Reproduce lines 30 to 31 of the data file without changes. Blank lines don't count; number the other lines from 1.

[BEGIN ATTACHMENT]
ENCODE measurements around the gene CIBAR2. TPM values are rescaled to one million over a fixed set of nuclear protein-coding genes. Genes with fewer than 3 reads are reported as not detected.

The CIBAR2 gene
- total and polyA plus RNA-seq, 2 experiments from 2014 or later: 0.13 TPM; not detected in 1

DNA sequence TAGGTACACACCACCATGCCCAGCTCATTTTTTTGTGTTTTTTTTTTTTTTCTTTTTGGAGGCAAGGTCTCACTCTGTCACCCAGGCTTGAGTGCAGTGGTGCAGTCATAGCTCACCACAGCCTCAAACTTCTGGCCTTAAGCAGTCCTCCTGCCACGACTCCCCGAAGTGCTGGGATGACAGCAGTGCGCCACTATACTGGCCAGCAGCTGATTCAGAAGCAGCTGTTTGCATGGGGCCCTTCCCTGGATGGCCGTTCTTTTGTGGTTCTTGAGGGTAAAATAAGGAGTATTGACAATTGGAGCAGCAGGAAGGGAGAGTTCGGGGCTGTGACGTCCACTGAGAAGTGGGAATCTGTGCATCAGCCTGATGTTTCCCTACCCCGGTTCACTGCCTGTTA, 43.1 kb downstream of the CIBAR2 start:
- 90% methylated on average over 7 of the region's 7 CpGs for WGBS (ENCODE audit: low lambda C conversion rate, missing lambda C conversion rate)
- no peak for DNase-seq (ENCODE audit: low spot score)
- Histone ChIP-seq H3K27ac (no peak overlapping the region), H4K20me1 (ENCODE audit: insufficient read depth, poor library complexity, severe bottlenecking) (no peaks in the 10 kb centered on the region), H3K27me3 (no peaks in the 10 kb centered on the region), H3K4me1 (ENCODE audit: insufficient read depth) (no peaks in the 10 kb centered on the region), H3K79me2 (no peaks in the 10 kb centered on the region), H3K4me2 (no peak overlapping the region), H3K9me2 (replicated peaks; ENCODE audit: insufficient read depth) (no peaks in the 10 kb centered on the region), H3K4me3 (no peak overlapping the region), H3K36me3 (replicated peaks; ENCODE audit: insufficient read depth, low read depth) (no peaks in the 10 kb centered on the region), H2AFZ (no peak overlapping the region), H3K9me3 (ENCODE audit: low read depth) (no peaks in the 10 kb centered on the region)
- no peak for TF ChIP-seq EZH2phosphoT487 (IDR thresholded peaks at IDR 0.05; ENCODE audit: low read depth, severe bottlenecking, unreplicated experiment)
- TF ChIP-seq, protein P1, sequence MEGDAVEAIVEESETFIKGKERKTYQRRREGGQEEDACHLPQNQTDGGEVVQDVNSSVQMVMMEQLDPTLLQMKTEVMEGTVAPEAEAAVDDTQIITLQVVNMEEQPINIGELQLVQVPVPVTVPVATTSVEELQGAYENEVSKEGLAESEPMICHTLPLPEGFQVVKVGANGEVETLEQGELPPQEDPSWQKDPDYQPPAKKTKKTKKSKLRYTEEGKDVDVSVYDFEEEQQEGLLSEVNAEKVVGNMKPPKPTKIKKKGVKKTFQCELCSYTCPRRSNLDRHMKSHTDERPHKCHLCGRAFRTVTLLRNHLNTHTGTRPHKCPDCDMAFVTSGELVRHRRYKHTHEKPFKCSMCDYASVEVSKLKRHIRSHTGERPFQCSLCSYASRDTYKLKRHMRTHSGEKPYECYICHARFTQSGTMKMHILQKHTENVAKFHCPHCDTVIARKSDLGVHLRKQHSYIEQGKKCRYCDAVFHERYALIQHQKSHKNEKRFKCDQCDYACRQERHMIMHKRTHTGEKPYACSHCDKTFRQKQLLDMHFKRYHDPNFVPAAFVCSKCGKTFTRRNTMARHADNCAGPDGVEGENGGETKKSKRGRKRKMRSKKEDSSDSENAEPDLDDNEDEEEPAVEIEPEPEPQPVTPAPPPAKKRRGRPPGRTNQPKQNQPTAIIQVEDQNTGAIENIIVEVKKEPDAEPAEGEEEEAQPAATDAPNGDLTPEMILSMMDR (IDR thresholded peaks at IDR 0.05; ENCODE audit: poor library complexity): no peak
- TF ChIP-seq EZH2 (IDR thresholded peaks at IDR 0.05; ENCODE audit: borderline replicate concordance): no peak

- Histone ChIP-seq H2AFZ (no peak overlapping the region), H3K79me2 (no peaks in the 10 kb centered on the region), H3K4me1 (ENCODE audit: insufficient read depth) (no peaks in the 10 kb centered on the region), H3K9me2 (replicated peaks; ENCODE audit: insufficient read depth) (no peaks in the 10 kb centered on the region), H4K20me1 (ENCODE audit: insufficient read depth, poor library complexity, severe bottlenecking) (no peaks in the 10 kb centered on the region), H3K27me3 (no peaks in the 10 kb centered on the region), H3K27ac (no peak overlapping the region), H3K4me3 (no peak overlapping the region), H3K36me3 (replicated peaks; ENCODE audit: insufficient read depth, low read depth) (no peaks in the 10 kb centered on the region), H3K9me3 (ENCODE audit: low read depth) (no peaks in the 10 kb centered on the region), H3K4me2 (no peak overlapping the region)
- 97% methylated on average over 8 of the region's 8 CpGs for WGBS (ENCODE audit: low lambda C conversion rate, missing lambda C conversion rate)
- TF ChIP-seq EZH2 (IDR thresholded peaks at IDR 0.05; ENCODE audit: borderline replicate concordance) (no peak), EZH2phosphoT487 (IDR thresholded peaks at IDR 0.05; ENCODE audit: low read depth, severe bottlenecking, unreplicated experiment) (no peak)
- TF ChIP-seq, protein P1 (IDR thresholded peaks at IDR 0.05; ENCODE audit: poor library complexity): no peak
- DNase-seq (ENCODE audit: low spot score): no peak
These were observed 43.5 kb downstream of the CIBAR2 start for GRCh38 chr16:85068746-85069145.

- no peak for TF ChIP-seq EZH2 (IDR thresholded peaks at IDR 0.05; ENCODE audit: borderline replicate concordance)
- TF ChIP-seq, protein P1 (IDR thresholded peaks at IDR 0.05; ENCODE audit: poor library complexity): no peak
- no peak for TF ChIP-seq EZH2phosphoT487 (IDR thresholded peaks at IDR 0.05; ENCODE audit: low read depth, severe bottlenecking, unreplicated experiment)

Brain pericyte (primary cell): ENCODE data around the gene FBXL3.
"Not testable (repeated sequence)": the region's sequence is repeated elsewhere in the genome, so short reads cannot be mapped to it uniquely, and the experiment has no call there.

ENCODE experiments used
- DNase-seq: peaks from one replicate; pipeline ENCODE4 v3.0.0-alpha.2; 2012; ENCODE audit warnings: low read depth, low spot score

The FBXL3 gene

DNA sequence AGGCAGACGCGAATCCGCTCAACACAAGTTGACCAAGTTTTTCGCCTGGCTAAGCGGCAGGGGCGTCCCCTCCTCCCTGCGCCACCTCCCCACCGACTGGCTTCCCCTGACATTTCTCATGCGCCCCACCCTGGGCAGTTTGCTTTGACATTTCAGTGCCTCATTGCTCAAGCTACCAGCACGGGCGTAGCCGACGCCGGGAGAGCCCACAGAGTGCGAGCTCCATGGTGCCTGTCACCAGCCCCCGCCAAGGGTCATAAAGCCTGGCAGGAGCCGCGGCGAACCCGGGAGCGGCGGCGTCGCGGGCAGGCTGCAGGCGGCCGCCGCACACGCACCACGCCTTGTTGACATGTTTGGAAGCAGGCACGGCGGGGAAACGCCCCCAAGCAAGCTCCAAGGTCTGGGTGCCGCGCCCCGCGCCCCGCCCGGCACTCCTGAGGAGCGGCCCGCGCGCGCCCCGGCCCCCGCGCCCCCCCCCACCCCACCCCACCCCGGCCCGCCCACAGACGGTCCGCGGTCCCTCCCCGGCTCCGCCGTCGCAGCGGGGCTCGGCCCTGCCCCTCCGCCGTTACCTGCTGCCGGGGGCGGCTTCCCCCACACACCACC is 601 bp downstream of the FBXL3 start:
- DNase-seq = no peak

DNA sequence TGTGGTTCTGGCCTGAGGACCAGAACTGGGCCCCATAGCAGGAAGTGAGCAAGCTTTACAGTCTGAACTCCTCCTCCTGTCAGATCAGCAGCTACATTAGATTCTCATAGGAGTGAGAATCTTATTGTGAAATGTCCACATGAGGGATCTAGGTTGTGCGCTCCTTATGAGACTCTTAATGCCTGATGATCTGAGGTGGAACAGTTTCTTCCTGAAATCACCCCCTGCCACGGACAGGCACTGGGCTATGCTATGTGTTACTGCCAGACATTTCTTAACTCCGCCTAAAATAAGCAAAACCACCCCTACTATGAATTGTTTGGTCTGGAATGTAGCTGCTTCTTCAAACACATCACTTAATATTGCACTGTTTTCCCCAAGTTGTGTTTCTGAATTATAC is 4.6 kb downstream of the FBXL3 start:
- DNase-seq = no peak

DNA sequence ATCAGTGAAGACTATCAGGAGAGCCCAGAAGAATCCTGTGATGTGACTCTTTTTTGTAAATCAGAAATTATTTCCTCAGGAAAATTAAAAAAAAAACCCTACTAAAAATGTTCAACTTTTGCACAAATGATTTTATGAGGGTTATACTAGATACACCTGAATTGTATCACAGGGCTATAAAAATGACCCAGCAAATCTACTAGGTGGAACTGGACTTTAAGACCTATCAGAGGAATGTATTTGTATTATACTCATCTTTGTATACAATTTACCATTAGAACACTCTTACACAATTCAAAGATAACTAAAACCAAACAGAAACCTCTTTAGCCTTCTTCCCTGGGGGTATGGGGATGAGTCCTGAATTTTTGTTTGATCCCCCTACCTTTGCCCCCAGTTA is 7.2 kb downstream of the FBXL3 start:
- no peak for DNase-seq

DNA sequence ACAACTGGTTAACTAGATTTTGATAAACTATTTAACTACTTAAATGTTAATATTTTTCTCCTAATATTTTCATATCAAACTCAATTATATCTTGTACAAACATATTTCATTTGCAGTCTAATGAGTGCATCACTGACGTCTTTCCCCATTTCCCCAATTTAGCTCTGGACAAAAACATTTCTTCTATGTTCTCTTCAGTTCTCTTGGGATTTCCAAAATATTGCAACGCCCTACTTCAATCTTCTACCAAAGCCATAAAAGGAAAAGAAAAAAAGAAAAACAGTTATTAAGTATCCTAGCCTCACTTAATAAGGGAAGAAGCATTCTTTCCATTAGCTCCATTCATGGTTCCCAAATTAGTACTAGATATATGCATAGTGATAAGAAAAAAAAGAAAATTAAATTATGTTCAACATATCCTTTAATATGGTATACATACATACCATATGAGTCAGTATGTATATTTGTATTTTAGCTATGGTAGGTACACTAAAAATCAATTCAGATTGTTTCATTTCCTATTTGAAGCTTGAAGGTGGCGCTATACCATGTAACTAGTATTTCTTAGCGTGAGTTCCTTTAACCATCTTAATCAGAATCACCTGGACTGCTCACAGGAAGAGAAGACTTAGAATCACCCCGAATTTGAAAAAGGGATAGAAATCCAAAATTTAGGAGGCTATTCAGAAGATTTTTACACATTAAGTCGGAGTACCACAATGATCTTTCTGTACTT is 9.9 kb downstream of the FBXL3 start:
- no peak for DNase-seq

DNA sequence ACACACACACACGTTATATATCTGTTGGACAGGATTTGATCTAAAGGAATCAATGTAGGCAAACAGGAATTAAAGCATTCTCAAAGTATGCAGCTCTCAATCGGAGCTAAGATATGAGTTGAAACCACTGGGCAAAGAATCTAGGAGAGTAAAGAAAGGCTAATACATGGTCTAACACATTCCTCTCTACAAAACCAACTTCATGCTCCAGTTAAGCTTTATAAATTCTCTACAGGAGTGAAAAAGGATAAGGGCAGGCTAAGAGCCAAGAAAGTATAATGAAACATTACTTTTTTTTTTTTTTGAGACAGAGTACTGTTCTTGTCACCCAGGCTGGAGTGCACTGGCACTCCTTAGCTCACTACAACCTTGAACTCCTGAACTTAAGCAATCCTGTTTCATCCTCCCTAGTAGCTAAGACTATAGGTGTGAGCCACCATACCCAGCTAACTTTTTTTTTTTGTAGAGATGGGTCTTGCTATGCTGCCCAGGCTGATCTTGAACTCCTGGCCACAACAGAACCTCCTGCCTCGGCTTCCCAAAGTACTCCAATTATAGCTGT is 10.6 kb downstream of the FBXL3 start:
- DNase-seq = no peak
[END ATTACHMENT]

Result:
- no peak for DNase-seq

DNA sequence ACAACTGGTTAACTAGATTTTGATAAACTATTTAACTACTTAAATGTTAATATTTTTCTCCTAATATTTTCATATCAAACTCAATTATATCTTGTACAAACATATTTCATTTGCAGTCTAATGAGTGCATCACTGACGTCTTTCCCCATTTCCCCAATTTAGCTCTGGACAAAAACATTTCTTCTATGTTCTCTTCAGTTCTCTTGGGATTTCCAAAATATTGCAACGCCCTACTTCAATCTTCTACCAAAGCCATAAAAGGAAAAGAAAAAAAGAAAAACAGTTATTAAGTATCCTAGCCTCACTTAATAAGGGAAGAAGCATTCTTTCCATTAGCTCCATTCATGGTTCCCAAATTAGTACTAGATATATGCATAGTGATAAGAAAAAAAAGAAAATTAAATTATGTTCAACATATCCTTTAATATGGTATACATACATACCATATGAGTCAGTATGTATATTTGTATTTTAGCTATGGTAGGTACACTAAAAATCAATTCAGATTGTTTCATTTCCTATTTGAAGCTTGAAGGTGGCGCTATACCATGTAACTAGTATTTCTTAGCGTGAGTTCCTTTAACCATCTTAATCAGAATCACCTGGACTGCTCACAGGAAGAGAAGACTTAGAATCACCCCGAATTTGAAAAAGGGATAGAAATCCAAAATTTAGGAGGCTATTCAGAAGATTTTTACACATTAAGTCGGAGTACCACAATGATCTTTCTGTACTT is 9.9 kb downstream of the FBXL3 start: